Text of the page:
Turton 2021 Expert Opinion Orphan Drugs

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Turton N, Bowers N, Khajeh S, Hargreaves IP, Heaton RA (2021) Coenzyme Q10 and the exclusive club of diseases that show a limited response to treatment. Expert Opinion on Orphan Drugs 9:151-60. https://doi.org/10.1080/21678707.2021.1932459.

Β» researchgate

Turton N, Bowers N, Khajeh S, Hargreaves IP, Heaton RA (2021) Expert Opinion on Orphan Drugs

Abstract: Introduction: Coenzyme Q10 (CoQ10) is a ubiquitous organic molecule with a significant role in the mitochondrial electron transport chain (ETC). As a result of its role in such an important biological process, CoQ10 deficiency has been implicated in the pathogenesis of numerous diseases such as Parkinson’s disease (PD) and multiple sclerosis (MS). This has led to multiple attempts to use CoQ10 supplementation as a treatment or pre-treatment with varying degrees of success.

Areas covered: The present review will identify evidence of mitochondrial dysfunction in MS, PD and mitochondrial ETC disorders. In addition, the inability of Co10 supplementation to elicit significant clinical outcome in these disorders and possible flaws in these studies will be discussed. The databases utilized for this review were the Web of science and PubMed, with inclusive dates (1957–2021).

Expert opinion: A lack of improved neurological outcome in these disorders post treatment with CoQ10 may be attributable to the limited ability of CoQ10 to cross the blood–brain barrier. Thus, CoQ10 alternatives should also be considered. Other factors including time of disease diagnosis, dosage, administration, and duration of CoQ10 therapy may have a significant influence on the efficacy of this treatment.

β€’ Bioblast editor: Gnaiger E

Turton 2021 Expert Opinion Orphan Drugs CORRECTION.png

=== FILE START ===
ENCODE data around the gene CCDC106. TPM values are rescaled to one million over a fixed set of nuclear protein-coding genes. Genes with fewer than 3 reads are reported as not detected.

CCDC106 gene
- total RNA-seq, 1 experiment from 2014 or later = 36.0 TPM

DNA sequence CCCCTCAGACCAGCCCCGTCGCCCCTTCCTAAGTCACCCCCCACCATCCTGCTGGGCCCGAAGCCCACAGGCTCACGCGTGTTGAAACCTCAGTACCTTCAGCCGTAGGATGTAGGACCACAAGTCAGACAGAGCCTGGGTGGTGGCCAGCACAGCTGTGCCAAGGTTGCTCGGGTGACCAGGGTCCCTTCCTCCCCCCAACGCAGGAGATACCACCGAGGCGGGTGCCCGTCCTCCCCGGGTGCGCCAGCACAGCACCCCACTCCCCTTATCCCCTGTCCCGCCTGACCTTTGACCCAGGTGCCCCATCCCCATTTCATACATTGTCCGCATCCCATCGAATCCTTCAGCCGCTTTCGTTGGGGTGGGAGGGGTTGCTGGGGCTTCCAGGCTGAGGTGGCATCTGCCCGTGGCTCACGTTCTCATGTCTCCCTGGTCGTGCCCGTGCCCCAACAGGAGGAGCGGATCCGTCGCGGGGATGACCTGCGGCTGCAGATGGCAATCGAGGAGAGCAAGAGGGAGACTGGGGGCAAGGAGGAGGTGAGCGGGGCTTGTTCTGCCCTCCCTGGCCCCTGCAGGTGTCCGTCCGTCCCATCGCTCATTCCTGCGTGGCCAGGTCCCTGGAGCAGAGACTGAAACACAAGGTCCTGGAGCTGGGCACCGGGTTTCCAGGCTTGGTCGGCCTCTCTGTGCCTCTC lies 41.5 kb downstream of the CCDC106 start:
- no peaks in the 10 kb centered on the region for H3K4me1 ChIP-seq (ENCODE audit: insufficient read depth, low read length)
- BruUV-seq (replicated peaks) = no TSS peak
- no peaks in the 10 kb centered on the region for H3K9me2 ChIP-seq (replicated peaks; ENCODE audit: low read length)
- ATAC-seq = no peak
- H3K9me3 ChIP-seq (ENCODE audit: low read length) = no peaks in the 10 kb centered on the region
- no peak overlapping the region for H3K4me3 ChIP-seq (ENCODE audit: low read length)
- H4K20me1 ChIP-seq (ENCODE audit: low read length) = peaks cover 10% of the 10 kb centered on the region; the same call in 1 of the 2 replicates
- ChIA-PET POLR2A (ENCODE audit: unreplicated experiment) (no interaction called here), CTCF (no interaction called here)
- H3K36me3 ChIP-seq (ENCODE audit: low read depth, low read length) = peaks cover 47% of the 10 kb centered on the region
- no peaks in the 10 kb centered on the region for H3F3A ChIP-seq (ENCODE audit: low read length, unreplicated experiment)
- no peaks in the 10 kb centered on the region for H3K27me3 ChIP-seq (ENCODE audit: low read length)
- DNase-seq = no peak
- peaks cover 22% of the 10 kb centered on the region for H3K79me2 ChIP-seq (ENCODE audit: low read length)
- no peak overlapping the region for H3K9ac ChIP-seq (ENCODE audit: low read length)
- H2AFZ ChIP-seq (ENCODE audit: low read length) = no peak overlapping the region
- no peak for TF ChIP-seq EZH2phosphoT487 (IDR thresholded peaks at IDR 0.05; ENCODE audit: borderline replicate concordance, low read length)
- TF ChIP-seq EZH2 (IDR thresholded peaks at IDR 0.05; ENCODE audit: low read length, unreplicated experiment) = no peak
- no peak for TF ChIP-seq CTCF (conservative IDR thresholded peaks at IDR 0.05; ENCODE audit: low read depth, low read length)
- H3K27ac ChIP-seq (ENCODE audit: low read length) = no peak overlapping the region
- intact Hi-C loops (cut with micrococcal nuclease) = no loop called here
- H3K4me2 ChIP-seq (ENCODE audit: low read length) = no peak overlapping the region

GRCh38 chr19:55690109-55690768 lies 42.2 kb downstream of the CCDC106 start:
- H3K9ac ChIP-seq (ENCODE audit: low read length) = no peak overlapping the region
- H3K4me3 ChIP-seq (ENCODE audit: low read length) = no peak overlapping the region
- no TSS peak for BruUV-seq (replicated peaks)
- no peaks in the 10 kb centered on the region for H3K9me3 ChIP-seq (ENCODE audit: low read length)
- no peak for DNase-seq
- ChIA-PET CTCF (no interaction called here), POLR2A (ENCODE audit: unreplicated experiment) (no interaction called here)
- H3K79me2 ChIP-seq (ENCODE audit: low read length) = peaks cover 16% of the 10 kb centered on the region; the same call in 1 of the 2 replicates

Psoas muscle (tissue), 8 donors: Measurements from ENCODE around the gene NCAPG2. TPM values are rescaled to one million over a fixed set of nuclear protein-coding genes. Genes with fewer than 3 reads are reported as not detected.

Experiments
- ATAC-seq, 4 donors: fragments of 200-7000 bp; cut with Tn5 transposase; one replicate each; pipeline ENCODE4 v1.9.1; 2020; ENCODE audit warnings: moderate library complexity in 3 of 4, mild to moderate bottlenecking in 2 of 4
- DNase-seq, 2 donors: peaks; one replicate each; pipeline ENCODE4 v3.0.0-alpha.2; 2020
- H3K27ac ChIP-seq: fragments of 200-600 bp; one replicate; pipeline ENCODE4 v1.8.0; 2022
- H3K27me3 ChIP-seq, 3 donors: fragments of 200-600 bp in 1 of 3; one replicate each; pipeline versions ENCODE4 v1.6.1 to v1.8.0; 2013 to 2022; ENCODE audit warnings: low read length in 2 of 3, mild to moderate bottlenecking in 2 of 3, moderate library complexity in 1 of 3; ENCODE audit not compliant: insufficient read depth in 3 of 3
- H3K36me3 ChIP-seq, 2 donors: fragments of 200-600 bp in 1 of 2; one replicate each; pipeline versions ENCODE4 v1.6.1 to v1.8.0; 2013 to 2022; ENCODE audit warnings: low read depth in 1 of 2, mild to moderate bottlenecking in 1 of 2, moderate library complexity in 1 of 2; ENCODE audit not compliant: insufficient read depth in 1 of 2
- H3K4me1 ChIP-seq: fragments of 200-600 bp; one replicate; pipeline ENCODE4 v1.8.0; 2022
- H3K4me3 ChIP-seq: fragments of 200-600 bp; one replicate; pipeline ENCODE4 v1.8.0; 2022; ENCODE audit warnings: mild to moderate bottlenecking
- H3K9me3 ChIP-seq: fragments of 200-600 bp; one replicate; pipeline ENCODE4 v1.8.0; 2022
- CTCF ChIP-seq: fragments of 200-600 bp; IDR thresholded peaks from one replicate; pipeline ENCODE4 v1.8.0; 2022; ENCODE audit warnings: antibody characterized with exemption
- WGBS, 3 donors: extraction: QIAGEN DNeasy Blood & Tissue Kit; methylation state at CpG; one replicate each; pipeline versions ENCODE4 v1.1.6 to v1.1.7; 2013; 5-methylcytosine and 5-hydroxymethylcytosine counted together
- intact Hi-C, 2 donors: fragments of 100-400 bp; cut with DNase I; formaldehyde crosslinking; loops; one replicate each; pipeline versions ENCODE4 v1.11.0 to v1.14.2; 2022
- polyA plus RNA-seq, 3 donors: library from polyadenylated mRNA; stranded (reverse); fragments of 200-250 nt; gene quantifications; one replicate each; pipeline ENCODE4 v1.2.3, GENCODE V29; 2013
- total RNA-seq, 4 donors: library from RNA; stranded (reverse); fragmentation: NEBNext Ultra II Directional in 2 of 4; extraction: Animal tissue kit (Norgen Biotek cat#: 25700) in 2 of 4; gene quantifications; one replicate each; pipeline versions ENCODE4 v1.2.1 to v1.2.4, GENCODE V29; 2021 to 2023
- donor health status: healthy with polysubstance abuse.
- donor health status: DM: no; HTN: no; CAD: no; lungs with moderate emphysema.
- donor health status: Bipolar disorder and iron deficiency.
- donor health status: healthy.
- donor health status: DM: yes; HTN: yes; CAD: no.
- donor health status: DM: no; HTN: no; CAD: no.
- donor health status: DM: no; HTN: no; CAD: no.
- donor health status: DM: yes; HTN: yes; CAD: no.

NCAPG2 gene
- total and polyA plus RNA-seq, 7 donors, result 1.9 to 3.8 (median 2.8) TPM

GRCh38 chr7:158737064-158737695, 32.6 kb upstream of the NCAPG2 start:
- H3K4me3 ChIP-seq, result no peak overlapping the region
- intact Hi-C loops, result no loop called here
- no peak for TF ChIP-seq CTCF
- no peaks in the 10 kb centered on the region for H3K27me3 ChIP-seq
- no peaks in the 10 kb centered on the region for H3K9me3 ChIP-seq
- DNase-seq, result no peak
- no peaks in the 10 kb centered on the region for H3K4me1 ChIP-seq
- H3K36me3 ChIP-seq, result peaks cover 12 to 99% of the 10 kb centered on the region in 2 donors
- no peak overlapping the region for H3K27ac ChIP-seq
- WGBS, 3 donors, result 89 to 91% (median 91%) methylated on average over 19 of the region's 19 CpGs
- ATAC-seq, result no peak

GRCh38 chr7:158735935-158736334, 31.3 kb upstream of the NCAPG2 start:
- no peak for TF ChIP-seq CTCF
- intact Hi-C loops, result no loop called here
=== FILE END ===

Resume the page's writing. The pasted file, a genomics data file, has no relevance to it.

Correction: FADH2 and Complex II

Ambiguity alert.png
FADH2 is shown as the substrate feeding electrons into Complex II (CII). This is wrong and requires correction - for details see Gnaiger (2024).
Gnaiger E (2024) Complex II ambiguities ― FADH2 in the electron transfer system. J Biol Chem 300:105470. https://doi.org/10.1016/j.jbc.2023.105470 - Β»Bioblast linkΒ«

Hydrogen ion ambiguities in the electron transfer system

Communicated by Gnaiger E (2023-10-08) last update 2023-11-10
Electron (e-) transfer linked to hydrogen ion (hydron; H+) transfer is a fundamental concept in the field of bioenergetics, critical for understanding redox-coupled energy transformations.
Ambiguity alert H+.png
However, the current literature contains inconsistencies regarding H+ formation on the negative side of bioenergetic membranes, such as the matrix side of the mitochondrial inner membrane, when NADH is oxidized during oxidative phosphorylation (OXPHOS). Ambiguities arise when examining the oxidation of NADH by respiratory Complex I or succinate by Complex II.
Ambiguity alert e-.png
Oxidation of NADH or succinate involves a two-electron transfer of 2{H++e-} to FMN or FAD, respectively. Figures indicating a single electron e- transferred from NADH or succinate lack accuracy.
Ambiguity alert NAD.png
The oxidized NAD+ is distinguished from NAD indicating nicotinamide adenine dinucleotide independent of oxidation state.
NADH + H+ β†’ NAD+ +2{H++e-} is the oxidation half-reaction in this H+-linked electron transfer represented as 2{H++e-} (Gnaiger 2023). Putative H+ formation shown as NADH β†’ NAD+ + H+ conflicts with chemiosmotic coupling stoichiometries between H+ translocation across the coupling membrane and electron transfer to oxygen. Ensuring clarity in this complex field is imperative to tackle the apparent ambiguity crisis and prevent confusion, particularly in light of the increasing number of interdisciplinary publications on bioenergetics concerning diagnostic and clinical applications of OXPHOS analysis.


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